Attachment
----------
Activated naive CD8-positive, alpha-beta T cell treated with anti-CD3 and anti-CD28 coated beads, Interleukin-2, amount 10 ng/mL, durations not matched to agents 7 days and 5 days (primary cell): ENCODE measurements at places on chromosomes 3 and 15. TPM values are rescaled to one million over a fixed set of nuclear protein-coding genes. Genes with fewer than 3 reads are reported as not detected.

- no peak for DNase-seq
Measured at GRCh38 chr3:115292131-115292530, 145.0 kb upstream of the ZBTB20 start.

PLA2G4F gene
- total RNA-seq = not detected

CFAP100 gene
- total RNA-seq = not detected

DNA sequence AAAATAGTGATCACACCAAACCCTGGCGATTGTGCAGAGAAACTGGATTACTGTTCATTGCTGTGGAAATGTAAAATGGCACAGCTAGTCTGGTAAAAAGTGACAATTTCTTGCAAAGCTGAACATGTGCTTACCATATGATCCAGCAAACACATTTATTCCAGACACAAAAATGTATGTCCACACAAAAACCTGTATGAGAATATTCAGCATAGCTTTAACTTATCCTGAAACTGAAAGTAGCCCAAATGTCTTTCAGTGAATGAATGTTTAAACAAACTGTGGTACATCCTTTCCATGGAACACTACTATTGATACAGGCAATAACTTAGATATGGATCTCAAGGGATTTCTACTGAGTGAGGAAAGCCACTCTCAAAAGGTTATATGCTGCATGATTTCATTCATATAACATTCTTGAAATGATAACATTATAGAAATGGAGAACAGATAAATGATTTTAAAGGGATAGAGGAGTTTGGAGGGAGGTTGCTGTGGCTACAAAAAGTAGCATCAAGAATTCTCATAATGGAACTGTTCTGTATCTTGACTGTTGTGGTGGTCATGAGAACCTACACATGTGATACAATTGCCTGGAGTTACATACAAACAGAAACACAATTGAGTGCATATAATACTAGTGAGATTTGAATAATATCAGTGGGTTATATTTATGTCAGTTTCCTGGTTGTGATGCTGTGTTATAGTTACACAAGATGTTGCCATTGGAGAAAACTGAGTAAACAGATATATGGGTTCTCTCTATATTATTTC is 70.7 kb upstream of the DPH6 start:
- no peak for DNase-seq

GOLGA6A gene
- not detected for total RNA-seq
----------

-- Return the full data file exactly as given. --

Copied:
Activated naive CD8-positive, alpha-beta T cell treated with anti-CD3 and anti-CD28 coated beads, Interleukin-2, amount 10 ng/mL, durations not matched to agents 7 days and 5 days (primary cell): ENCODE measurements at places on chromosomes 3 and 15. TPM values are rescaled to one million over a fixed set of nuclear protein-coding genes. Genes with fewer than 3 reads are reported as not detected.

- no peak for DNase-seq
Measured at GRCh38 chr3:115292131-115292530, 145.0 kb upstream of the ZBTB20 start.

PLA2G4F gene
- total RNA-seq = not detected

CFAP100 gene
- total RNA-seq = not detected

DNA sequence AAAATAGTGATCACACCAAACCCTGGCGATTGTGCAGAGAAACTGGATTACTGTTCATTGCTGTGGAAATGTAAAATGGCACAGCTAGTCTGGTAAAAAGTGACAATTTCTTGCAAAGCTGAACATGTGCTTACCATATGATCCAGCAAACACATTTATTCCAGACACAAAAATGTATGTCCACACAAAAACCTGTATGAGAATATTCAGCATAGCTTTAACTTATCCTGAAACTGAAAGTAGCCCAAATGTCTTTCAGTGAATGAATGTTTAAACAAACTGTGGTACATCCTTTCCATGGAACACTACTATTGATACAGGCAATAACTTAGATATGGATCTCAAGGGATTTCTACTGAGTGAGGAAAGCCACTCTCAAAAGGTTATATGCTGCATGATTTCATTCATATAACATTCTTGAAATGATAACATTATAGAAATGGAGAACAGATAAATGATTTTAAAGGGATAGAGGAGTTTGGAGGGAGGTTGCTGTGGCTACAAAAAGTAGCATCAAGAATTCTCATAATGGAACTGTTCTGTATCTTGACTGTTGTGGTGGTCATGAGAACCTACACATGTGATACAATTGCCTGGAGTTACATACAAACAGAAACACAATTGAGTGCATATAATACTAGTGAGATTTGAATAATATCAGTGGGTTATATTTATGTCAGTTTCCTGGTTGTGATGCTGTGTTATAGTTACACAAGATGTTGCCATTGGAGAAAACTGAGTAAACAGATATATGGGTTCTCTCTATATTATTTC is 70.7 kb upstream of the DPH6 start:
- no peak for DNase-seq

GOLGA6A gene
- not detected for total RNA-seq